The article describes the test in more detail and points out the many benefits. The In Traffic test offered several advantages over off-street testing. Among those benefits were: “It focuses exclusively on behaviors of critical importance to safe riding” [emphasis in text]…which produces a more accurate and uniform assessment of rider performance….”

MIT, he writes, is a “straightforward test that gives a clear and true reading of the most important aspects of motorcyclist performance…Furthermore, programming the route where riders respond to real traffic situations enables examiners to spot flaws in riding strategies. In this way the test provide a learning experience for riders while serving as an effective evaluation device for licensing officials.”

Additionally, McPherson wrote, “since public streets are used, motorcycle applicants like the test because they feel they are responding to real-world situations. Examiners like the test for the same reason; they also realize it is far more challenging than tests that check only minimum riding skills (how to start, turn and stop).”

Iow, McPherson is recommending that riders do what drivers have to do—take it to the streets under trained observation to prove competency.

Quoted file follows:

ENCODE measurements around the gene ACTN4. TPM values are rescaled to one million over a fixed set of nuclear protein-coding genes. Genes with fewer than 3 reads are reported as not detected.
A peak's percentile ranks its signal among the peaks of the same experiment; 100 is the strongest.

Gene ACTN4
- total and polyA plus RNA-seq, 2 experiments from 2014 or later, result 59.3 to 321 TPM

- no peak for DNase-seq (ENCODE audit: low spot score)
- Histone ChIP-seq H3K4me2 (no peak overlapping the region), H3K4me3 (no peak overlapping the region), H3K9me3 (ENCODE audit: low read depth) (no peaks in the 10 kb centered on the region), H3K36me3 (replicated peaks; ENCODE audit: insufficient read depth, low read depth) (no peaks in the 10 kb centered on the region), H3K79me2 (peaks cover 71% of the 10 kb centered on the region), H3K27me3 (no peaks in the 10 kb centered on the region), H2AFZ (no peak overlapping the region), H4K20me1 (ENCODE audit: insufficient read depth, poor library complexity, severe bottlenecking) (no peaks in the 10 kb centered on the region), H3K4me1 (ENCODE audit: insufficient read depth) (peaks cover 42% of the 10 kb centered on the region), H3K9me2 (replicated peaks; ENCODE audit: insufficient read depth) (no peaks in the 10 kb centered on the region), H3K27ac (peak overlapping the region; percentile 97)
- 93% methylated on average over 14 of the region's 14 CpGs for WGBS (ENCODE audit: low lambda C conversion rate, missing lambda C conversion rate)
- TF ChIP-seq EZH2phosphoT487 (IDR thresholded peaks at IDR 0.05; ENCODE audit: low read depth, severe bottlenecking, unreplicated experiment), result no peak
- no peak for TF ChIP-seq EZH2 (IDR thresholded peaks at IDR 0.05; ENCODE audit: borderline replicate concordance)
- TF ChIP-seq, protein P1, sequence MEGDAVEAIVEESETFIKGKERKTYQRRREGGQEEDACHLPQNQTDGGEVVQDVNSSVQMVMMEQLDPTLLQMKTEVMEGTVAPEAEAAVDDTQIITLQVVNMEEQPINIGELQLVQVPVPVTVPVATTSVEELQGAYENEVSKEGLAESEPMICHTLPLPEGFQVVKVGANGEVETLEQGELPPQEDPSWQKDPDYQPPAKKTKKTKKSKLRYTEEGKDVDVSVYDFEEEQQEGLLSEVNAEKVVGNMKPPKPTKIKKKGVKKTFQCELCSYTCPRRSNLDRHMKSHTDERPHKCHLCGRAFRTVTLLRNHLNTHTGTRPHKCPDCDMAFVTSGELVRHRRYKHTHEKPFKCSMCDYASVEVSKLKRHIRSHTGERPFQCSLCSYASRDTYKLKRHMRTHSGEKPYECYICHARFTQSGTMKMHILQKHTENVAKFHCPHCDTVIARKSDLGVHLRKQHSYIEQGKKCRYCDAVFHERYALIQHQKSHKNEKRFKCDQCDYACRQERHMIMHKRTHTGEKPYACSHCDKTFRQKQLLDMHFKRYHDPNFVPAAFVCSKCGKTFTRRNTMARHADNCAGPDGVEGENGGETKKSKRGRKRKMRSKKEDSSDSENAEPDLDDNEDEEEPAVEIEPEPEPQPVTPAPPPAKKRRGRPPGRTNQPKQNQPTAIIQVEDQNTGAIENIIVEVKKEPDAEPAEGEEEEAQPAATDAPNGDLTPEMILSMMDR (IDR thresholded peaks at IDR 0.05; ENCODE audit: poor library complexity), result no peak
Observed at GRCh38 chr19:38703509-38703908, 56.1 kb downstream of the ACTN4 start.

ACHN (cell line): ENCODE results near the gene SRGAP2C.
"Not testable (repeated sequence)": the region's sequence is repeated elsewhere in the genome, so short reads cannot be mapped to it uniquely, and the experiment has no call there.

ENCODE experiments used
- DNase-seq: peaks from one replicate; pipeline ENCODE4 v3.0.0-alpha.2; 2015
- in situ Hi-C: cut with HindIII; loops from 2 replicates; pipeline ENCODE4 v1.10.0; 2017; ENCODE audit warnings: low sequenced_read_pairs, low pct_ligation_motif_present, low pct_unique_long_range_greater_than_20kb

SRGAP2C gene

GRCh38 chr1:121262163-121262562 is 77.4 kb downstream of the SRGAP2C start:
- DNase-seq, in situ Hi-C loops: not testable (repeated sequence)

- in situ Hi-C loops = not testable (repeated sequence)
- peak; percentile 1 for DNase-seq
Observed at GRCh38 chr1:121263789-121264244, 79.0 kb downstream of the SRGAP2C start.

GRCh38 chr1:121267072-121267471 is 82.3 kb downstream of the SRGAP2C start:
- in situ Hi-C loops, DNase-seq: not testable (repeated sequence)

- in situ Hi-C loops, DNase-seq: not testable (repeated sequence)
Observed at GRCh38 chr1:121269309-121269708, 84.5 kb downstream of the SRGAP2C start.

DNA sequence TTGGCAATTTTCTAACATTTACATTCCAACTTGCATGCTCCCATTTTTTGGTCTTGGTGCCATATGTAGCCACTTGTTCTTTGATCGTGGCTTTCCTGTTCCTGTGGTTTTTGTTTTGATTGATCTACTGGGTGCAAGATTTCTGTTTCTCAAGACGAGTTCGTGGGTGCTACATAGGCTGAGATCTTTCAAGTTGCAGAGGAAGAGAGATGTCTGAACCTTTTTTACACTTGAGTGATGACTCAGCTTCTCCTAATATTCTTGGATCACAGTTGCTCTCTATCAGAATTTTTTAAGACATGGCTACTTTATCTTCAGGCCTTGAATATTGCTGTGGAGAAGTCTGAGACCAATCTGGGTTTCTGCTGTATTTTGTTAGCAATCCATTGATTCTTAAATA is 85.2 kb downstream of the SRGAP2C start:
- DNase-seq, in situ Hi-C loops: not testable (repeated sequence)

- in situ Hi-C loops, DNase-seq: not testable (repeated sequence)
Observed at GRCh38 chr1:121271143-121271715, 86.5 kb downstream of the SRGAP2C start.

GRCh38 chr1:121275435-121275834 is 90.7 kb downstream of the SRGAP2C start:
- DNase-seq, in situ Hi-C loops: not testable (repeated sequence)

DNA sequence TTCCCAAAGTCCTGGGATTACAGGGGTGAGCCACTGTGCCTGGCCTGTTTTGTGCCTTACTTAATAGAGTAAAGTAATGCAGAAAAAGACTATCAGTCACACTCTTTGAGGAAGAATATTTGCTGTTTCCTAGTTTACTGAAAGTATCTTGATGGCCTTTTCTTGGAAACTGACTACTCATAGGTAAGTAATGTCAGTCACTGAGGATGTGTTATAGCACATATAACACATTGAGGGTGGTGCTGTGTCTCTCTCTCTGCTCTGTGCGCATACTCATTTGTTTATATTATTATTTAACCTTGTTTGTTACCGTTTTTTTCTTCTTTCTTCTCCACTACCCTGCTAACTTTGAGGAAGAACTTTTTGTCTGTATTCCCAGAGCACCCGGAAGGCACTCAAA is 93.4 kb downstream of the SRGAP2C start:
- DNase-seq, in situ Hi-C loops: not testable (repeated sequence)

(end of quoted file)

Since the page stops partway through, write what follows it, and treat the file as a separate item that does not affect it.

At the end of the article is a small box that states, “Editor’s Note: The opinions expressed in this article are those of the author and do not necessarily reflect the views of the Motorcycle Safety Foundation.”  In all the years that Safe Cycling has been published this is the only article I’ve found that has that statement. And this is the only article that states that the content is the author’s opinion rather than fact.

Yet this article was published three years after the only state-run evaluation of MSF licensing products had been done and summarized in Safe Cycling with the finding that MIT was “best” and that it needed to be even harder.

Iow, when the most challenging of all the motorcyclist tests is held up as the most accurate and best test to evaluate motorcycle safety, the Motorcycle Safety Foundation quickly distances itself from its own licensing product.

Instead of MIT or even MOST, MSF pushed Alt-MOST, the easiest of all MSF’s tests. (That is until the new MSF Rider Skill Test Motorcycles & 3-Wheel Vehicles came out last year.)  In a very short span of time, Alt-MOST is now endemic across the country.